Hi, and thanks for stopping by—for some opinions, some facts, some fun. The accent here is on that quaint virtue of fairness, skipping snide snob snorts, see-thru p.c. bleats and petulant ax-grinding. We try to keep write-ups succinct, balanced enough to applaud what works in a film, nudging what may be lacking. Synopses are brief: it’s a cheat when reviewers use up six paragraphs and minutes of your life to rake over the plot in detail. If you’re familiar with the movie, you don’t need to be told in detail what it’s about. If you haven’t seen it, here’s a concept: be surprised by what happens. War Of The Worlds—Martians attack the Earth. Bingo! All you need to know. Now, is it good or bad? Why or why not? That’s what counts. Instead of relying on star-symbols, grades A thru F, or dangling angled thumbs, the gamble is you’ll read to the end of a piece, get a few clues, some handy info, and won’t lose patience with whatever my style is or feel the experience of seeing the movie was compromised. Cut to the chase, turn off your phone, can the chatter and roll ’em.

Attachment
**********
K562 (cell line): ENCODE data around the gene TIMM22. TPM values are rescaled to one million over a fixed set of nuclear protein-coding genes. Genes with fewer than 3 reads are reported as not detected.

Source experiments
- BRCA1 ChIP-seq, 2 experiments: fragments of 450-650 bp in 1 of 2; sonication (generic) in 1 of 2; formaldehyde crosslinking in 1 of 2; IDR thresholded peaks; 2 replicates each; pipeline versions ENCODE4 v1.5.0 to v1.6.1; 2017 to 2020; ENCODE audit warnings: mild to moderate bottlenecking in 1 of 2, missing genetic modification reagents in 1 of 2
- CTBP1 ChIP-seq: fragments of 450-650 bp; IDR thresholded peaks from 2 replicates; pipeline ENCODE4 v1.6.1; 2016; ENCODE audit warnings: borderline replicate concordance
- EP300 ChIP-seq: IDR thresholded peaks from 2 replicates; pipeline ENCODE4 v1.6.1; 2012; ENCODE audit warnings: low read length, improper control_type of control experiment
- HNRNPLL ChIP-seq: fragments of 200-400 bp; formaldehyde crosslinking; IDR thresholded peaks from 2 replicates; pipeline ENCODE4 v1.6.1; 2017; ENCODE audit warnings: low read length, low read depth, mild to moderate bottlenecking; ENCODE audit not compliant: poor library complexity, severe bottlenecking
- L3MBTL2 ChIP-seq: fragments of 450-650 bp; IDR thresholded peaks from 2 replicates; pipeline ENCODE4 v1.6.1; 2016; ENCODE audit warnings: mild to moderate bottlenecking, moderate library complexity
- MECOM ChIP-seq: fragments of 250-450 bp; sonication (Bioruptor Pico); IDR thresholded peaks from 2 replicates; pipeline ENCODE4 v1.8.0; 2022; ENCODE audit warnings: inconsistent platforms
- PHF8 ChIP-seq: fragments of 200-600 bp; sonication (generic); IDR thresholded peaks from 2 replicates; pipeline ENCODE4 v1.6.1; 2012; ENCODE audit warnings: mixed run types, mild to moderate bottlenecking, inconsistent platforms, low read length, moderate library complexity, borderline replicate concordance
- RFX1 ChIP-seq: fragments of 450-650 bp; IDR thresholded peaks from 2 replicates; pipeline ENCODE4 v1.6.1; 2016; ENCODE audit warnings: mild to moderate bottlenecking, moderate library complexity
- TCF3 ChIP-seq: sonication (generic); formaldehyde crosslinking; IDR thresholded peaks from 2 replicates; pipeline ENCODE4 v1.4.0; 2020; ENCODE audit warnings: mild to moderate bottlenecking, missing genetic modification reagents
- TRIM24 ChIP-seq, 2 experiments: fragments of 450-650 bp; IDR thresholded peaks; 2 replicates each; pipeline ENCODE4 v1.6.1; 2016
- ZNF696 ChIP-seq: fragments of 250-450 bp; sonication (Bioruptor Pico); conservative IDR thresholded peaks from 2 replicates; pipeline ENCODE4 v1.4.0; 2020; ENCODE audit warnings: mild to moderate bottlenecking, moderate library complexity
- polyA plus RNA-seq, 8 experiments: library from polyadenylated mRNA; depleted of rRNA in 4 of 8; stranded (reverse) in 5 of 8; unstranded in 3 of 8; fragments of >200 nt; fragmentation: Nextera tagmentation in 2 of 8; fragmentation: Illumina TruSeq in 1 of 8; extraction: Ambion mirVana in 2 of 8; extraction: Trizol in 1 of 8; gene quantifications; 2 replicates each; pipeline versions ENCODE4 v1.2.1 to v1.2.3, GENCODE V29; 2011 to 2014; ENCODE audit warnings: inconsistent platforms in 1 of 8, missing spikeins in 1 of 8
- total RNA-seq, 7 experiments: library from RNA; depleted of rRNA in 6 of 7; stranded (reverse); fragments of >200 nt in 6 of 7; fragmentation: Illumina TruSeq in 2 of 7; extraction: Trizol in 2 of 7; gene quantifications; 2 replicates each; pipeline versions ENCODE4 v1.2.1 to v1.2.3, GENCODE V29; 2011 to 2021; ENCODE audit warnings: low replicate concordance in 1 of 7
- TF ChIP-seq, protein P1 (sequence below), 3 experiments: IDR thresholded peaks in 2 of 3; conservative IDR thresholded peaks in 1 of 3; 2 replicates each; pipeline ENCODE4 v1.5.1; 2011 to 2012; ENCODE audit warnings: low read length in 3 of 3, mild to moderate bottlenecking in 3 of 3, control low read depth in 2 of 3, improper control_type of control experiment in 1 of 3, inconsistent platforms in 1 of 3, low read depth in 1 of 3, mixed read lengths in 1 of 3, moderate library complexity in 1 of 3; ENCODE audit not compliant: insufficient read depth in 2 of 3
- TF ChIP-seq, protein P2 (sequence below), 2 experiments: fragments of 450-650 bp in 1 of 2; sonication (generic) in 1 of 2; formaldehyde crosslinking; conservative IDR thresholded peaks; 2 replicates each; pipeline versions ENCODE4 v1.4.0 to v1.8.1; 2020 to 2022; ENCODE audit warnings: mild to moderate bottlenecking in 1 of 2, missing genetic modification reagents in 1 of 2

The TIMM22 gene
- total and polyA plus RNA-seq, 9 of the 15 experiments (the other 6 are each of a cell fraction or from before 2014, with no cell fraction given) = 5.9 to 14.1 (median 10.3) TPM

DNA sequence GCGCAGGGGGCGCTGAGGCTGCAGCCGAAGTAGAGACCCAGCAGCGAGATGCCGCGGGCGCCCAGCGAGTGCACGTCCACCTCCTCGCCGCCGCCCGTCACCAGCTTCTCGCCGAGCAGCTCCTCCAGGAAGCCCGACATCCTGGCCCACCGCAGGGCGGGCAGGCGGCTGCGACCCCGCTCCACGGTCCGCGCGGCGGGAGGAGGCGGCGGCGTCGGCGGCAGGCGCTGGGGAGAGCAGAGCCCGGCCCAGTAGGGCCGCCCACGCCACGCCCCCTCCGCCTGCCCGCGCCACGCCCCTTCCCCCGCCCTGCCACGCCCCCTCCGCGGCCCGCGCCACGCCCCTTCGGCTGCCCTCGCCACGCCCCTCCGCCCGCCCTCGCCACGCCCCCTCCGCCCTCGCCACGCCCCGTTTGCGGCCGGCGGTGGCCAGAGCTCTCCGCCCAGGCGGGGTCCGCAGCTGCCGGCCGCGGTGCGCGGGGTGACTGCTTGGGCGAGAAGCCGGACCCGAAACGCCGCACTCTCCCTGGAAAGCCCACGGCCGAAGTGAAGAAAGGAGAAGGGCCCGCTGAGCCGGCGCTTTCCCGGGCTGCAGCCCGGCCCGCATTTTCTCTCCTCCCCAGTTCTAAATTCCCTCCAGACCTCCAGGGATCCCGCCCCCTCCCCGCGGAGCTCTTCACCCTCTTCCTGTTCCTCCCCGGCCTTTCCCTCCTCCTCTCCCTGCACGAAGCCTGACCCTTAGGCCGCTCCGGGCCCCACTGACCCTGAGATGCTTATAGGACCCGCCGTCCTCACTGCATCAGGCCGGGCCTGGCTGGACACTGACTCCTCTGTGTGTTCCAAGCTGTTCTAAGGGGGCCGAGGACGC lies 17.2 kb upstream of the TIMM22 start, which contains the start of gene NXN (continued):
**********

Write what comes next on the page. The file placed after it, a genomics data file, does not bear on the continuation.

The focus is on feature films from the Sound Era. We’re silent on Silents. Also not included are documentaries, shorts, made-for-TV films (unless also released in theaters as a feature) or mini-series. While fans will understandably bemoan it, animated pictures are not present, unless they are blended with live-action. So, Who’s Afraid of Roger Rabbit and Mary Poppins make the cut, but greats like Bambi, Fantasia and Toy Story find a warm home elsewhere. As with the exclusion of notable silent movies, that’s in no way a reflection on their quality.
Some of my musings will agree with your own take, others you’ll dismiss, but do come along on memory trips to steamy jungles, raging seas and distant planets, to boudoirs and battlefields, peals of laughter and screams of fright. Rumble with Jets and Sharks, try to reach ‘The Big W’ before Ethel, see ‘the varmint’ with Linus, take Aqaba by camel and Ft. Knox by Galore. I’m not a film critic, I just love movies. Cheers, Mark